In fact, we are now seeing evidence from some fund managers who have been closely researching the US shale market, that far from being discouraged by a low oil price, it has driven higher investment into research and development. The consequence of this is that some highly regarded investment professionals now believe that US shale companies could possibly thrive at an oil price of only $50 a barrel. This raises further questions, as even if OPEC were to curb production levels, once the price recovers to somewhere approaching $50 a barrel, US companies are likely to again start fracking, again driving up production. With Russia also a law unto themselves and Iran and Libya re-entering the global fold it is difficult to see a point in the near future where oil production will materially slow down, and without an increased global demand for this increased supply chain, it is becoming difficult to see any sustained recovery in the near future.
There is, of course, another variable added to the mix and that is the global drive towards cleaner, more efficient energy. With EU countries already legally bound to cutting emissions by 2020 and then at regular intervals thereafter, this transition towards a more environmentally friendly, clean energy era has now gone global. In December 2015, 195 countries reached a climate change deal, with developed and developing nations being required to limit their emissions to relatively safe levels, with a target of restricting global warming to 2 degrees centigrade below pre-industrial levels with an aspiration of 1.5 degrees below. This, in our view, is going to see a bigger drive towards renewable energy and environmentally friendly strategies and potentially some serious investment.
Will clean energy provide the best long term solution? This is difficult to predict and we will still be advocating a diverse commodity portfolio incorporating both renewable and traditional energy companies. But, for the time being at least, we have made the decision to give a heavier weight towards renewable energy at the expense of mining and energy companies (which will still be included as already mentioned). Where we are looking to top up commodity holdings therefore, it is likely we will give preference to this type of holding. The matter of what to do with existing holdings which have already suffered through the downturn is more difficult, and is something which we believe should be discussed before action is taken. Energy and mining markets could be in for more difficulty before a catalyst for recovery appears, but we appreciate selling out at the current prices does not seem a sensible course of action where a long term investment timeframe is in place.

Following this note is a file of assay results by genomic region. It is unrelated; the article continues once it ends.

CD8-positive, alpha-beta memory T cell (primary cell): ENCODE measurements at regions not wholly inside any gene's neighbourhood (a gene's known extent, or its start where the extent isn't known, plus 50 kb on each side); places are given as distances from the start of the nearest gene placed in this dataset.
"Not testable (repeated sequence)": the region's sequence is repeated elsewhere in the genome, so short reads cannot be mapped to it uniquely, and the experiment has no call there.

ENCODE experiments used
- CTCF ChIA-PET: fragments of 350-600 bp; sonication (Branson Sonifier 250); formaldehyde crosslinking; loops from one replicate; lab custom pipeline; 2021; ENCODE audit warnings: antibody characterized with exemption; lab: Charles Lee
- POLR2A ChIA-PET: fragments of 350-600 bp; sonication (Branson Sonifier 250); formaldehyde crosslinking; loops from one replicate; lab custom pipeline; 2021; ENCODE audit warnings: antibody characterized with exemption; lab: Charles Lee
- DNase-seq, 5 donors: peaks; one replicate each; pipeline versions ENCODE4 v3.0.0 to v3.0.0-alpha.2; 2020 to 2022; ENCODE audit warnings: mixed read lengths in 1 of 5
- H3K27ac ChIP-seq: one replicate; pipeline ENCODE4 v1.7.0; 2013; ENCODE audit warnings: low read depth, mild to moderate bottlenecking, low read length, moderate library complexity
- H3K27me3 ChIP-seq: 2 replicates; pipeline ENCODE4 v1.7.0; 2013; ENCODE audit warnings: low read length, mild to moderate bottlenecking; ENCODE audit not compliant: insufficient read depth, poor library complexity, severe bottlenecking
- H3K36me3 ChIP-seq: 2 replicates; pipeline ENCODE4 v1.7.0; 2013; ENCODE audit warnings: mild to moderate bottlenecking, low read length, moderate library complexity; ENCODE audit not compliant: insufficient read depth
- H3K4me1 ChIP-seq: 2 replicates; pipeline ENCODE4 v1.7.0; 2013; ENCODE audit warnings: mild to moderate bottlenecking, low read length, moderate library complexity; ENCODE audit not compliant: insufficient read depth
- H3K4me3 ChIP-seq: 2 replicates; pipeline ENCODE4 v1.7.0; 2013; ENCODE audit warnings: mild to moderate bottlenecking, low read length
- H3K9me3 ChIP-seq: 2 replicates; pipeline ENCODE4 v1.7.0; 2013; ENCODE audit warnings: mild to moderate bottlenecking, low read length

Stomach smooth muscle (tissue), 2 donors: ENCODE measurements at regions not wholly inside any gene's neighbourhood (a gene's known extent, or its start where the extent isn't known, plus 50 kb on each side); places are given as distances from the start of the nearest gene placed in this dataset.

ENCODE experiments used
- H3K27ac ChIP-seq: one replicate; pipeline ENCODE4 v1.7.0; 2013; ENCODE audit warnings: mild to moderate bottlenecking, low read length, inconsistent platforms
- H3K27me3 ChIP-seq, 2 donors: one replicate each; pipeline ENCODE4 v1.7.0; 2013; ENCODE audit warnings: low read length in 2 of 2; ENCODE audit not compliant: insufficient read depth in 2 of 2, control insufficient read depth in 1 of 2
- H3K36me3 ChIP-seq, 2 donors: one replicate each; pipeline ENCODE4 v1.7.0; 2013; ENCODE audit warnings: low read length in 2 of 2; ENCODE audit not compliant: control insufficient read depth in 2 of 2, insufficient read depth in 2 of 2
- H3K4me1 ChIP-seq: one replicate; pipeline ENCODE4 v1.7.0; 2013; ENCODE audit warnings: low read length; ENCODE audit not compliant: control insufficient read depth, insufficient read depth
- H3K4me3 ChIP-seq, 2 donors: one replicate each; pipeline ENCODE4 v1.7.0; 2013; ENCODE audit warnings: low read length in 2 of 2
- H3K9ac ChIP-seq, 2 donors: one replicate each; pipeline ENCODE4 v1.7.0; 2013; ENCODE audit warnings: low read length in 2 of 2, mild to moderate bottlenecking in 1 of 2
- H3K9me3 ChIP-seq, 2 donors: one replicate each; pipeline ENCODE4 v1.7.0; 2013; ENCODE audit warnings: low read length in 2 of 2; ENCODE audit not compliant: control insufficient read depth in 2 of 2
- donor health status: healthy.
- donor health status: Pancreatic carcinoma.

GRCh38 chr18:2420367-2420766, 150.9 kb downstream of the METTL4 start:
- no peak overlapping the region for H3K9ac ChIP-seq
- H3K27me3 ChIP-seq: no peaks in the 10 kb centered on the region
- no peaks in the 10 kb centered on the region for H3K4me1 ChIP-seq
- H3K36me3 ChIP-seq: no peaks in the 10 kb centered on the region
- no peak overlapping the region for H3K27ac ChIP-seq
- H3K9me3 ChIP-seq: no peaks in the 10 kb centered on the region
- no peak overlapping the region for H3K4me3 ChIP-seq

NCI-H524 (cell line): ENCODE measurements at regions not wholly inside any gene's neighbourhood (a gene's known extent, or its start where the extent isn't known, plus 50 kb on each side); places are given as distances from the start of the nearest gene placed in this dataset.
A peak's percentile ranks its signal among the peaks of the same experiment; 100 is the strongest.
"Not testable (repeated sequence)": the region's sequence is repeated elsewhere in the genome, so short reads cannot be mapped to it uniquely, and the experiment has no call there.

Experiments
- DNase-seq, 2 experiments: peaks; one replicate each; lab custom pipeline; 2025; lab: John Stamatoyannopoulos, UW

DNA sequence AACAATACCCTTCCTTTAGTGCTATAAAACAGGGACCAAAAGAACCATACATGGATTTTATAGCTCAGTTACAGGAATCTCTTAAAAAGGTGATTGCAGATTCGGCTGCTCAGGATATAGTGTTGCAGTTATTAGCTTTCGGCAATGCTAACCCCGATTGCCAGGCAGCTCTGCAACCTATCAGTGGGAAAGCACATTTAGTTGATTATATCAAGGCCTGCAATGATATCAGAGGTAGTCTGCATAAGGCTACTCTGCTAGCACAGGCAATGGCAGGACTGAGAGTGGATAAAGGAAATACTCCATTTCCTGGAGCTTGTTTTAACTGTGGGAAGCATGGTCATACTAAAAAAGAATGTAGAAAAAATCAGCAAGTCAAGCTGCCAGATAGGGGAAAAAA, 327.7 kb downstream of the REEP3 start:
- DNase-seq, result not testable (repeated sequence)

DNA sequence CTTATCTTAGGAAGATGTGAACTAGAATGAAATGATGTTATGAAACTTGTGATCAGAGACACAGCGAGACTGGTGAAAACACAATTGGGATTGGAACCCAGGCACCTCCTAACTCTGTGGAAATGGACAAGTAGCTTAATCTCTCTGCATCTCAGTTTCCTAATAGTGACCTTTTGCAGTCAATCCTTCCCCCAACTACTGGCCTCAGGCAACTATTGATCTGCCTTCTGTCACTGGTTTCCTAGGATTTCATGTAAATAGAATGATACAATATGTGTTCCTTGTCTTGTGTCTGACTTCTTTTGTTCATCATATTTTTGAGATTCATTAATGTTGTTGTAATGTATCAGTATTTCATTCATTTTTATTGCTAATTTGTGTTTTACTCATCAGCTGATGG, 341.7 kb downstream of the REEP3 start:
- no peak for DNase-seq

Specialist Investments: Our Investment Committee has been researching some new ideas in this space which we anticipate introducing into our portfolios in the first quarter of 2016. Some of these are a play on a continued low oil price; for example, the travel and leisure sector could enjoy a period of increased profitability off the back of a low oil price.
Verdict: Neutral – continue to hold a diverse portfolio to reduce the risk of a single region suffering a correction. Where emerging markets are concerned look towards consumer-driven funds as a second port of call, and concentrate upon renewable and sustainable energy funds for any new investments into the commodity aspect of the portfolio.
PS. With low inflation and a lower expectation for growth, the cost of managing and advising takes on a greater level of importance. It is no longer permissible for the financial services industry to operate in a 2 per cent per annum world as many of the bigger and hungrier advisor firms wish to adopt.
At Gould Financial Planning, we have always striven to reduce the costs of advice and fund management. For the most part our clients benefit from lower advice costs and fund management charges and in the main incur overall costs running at under 1.5 percent, all in. Our drive for 2016 is to move to a 1.25 per cent world. This will inevitably mean a move towards passive index tracking funds for those areas of the market which we believe are highly efficient with reduced scope for outperformance of the index (i.e. developed overseas equities and large-cap UK equities) and we will be looking to utilise active fund managers (and their higher costs) only where we feel that they can add real value. This is a theme which we have operated for a few years now and will continue to adhere to.
Risk Warning: The value of an investment and the income from it could go down as well as up.